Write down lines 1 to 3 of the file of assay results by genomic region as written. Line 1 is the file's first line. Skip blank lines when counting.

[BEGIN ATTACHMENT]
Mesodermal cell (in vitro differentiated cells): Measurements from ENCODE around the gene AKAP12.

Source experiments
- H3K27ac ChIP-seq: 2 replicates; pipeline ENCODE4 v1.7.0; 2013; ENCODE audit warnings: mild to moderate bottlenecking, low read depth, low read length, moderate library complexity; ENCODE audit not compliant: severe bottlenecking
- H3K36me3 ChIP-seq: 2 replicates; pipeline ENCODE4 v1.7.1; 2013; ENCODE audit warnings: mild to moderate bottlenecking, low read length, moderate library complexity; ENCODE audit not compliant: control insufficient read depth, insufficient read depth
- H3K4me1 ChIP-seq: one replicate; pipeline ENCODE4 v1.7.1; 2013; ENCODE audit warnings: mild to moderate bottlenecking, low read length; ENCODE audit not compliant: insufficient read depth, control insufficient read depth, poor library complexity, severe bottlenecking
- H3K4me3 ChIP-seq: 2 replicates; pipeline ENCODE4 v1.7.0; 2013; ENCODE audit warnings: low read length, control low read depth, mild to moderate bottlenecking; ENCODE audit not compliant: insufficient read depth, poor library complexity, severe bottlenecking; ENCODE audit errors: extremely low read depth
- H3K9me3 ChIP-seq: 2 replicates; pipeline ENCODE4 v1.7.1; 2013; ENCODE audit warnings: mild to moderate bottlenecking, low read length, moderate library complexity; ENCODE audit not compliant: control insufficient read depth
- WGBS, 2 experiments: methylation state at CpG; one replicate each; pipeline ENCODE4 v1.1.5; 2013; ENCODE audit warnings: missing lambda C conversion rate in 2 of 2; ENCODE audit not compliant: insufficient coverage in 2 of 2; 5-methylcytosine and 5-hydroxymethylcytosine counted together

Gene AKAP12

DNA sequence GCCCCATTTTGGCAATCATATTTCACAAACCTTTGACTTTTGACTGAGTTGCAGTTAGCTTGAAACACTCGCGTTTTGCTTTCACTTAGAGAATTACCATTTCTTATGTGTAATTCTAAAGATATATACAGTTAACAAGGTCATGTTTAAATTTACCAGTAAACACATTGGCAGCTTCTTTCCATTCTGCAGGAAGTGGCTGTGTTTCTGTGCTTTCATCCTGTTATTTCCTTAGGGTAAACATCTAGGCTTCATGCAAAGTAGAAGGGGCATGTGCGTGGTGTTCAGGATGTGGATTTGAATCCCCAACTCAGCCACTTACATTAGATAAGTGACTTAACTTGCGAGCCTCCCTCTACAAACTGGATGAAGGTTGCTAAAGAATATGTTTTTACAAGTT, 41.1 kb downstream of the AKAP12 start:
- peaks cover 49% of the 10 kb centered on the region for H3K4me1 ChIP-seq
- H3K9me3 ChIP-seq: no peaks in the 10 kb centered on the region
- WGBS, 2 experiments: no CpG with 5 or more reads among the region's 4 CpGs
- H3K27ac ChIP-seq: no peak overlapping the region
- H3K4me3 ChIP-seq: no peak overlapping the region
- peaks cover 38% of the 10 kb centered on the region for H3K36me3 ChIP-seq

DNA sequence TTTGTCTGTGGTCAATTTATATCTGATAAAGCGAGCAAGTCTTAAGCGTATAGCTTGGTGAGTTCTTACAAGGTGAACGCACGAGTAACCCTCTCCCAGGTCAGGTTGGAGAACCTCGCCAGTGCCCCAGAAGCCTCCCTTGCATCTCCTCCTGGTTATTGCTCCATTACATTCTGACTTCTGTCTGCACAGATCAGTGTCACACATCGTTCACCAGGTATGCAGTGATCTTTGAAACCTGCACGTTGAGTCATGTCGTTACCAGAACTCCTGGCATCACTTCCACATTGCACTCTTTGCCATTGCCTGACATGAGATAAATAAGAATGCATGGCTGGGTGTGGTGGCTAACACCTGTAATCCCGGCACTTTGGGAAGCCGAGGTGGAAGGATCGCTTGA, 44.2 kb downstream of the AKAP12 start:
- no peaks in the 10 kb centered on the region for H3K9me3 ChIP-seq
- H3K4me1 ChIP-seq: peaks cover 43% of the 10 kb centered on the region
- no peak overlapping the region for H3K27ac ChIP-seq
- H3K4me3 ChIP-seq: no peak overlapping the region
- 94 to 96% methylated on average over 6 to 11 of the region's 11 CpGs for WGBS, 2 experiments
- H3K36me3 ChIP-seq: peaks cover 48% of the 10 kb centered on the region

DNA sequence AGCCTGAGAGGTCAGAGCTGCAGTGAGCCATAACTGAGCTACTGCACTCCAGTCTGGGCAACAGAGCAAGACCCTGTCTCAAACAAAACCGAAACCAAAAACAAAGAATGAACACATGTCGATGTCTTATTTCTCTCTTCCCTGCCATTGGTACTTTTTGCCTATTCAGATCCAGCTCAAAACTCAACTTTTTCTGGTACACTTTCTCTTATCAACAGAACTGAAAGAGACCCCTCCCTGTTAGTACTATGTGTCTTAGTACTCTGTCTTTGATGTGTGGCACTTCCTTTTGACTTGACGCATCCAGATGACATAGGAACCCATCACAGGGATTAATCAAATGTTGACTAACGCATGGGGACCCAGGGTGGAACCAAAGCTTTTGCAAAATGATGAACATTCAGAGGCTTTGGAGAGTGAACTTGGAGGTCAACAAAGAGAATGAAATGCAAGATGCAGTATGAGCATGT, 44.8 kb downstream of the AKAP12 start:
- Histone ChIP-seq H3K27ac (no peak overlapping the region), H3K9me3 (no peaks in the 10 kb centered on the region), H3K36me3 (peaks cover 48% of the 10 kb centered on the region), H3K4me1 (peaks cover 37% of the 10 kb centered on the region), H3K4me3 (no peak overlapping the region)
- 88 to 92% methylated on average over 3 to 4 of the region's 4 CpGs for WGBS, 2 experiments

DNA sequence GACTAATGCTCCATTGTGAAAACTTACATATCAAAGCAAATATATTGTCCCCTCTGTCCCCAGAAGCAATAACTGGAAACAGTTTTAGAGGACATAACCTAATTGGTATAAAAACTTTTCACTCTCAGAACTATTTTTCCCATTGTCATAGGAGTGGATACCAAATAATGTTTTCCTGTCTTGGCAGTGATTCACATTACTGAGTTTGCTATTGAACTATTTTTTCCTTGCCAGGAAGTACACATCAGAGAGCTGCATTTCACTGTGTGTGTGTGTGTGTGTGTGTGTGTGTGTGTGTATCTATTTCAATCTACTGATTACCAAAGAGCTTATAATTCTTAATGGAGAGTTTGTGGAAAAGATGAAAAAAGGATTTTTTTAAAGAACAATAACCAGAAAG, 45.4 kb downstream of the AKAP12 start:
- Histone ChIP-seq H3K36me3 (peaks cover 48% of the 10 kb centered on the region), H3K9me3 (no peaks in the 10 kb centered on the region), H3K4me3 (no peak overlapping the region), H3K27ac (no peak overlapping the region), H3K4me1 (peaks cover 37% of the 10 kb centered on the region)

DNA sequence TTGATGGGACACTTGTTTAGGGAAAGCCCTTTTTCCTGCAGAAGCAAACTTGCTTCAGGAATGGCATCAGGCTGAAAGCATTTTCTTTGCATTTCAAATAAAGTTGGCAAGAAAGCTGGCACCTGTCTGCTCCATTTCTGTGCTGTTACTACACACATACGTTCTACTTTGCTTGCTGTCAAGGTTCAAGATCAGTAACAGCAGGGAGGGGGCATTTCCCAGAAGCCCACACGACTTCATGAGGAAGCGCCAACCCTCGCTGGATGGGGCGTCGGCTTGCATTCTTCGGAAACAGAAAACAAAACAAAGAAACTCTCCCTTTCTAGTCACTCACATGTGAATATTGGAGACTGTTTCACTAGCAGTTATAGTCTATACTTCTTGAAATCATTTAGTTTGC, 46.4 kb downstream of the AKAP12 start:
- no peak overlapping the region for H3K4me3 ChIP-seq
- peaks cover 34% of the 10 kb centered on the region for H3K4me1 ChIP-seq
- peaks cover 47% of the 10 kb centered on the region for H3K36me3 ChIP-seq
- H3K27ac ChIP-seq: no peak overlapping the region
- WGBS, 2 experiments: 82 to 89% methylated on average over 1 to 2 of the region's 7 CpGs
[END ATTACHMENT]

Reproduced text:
Mesodermal cell (in vitro differentiated cells): Measurements from ENCODE around the gene AKAP12.

Source experiments
- H3K27ac ChIP-seq: 2 replicates; pipeline ENCODE4 v1.7.0; 2013; ENCODE audit warnings: mild to moderate bottlenecking, low read depth, low read length, moderate library complexity; ENCODE audit not compliant: severe bottlenecking